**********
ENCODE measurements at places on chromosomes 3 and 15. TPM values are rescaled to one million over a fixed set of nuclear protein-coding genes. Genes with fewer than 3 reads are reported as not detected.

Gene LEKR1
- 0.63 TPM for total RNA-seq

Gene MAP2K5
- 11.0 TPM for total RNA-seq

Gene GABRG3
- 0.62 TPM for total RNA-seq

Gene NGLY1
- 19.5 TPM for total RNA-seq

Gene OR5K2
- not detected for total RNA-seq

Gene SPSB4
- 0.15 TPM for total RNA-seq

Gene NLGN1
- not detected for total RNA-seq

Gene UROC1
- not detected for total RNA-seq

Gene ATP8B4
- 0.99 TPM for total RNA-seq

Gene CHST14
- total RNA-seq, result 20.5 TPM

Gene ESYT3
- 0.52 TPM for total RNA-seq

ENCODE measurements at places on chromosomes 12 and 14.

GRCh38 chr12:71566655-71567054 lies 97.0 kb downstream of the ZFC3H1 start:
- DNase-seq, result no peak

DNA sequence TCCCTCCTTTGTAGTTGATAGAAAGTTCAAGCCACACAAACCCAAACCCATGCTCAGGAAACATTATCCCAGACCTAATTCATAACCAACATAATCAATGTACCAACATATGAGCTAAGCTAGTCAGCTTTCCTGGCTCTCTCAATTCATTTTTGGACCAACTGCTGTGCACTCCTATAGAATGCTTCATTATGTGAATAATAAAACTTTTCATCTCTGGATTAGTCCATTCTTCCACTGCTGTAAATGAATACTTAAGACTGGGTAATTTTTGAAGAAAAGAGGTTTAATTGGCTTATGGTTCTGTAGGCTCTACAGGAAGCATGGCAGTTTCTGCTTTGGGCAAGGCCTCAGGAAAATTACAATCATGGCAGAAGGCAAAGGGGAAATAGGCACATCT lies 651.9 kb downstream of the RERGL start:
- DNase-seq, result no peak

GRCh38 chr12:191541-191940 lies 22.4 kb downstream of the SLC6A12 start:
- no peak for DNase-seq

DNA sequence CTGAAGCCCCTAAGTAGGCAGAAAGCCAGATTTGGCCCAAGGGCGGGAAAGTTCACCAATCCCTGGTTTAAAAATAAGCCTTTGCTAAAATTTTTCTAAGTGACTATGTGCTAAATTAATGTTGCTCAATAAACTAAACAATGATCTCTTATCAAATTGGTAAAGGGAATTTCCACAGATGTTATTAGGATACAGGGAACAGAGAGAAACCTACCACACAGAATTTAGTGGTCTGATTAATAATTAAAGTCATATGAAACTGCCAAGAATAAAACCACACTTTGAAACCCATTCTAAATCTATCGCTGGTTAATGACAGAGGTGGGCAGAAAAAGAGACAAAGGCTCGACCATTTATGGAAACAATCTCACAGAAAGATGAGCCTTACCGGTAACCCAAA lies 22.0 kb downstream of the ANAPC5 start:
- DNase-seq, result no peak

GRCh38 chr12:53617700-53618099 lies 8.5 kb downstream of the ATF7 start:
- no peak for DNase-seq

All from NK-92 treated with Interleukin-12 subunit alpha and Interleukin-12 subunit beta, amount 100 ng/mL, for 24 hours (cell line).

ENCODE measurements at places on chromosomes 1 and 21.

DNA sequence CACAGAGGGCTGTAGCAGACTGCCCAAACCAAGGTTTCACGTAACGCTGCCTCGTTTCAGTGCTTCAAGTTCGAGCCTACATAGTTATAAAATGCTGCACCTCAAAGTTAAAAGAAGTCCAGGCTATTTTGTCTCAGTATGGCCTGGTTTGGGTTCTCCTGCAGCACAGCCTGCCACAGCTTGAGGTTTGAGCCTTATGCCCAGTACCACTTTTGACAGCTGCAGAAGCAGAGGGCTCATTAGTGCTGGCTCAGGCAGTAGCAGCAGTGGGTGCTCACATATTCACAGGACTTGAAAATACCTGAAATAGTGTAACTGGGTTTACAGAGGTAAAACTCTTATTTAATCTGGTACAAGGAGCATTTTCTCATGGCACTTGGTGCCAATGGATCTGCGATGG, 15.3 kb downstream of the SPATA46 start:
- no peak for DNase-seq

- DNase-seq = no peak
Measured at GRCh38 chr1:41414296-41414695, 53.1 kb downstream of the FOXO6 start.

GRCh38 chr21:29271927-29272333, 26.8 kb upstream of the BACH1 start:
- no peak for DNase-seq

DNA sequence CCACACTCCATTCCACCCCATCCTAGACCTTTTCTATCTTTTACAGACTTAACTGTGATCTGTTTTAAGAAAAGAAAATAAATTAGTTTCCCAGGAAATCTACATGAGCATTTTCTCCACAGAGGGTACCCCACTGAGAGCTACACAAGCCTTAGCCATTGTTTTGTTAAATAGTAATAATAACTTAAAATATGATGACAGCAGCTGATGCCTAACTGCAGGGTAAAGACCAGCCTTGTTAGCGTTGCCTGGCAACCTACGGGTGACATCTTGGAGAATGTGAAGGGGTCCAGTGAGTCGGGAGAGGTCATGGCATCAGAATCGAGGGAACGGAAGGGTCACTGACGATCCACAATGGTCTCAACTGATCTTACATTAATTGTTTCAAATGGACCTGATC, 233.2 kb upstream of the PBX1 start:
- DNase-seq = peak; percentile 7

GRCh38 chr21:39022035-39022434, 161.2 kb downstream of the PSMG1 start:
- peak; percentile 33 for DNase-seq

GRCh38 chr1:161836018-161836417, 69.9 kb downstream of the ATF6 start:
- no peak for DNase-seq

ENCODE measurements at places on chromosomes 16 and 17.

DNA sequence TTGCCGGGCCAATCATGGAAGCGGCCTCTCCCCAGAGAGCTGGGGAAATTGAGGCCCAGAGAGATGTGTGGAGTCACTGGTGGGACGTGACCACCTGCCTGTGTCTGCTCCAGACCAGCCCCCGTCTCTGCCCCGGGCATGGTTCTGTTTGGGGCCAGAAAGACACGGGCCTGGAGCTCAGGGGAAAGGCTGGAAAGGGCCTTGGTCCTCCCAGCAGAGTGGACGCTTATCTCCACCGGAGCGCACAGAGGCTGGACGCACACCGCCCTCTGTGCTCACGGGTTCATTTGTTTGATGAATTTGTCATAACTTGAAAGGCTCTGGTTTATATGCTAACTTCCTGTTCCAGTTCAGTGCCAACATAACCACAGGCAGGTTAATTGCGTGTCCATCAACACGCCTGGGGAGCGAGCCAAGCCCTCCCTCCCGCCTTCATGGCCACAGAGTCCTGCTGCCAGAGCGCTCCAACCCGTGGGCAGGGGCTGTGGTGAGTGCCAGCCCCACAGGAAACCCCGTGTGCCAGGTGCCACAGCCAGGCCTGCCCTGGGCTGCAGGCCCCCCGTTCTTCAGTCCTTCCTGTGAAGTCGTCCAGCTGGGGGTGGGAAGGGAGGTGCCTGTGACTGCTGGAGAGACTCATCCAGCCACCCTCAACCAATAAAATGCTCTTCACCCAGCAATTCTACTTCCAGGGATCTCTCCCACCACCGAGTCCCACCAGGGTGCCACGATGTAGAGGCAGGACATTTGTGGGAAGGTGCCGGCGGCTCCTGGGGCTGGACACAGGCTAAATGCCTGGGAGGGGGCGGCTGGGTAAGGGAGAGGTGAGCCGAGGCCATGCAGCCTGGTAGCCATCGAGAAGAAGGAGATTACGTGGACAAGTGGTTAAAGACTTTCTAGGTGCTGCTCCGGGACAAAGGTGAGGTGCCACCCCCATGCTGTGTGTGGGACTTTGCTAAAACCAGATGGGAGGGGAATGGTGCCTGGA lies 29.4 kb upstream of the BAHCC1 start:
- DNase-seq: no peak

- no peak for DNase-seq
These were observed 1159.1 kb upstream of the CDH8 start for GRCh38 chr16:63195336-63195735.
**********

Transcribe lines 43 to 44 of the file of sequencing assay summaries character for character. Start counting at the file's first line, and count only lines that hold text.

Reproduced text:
DNA sequence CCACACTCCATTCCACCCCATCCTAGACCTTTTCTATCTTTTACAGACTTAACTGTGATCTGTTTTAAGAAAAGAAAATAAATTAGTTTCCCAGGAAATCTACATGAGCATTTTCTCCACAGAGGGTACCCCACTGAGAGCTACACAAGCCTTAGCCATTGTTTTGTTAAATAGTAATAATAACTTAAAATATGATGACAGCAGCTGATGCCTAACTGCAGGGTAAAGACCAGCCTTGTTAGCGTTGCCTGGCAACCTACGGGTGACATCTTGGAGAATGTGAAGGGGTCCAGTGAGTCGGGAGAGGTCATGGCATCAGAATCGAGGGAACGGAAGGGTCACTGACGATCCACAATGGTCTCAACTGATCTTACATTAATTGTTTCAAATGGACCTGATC, 233.2 kb upstream of the PBX1 start:
- DNase-seq = peak; percentile 7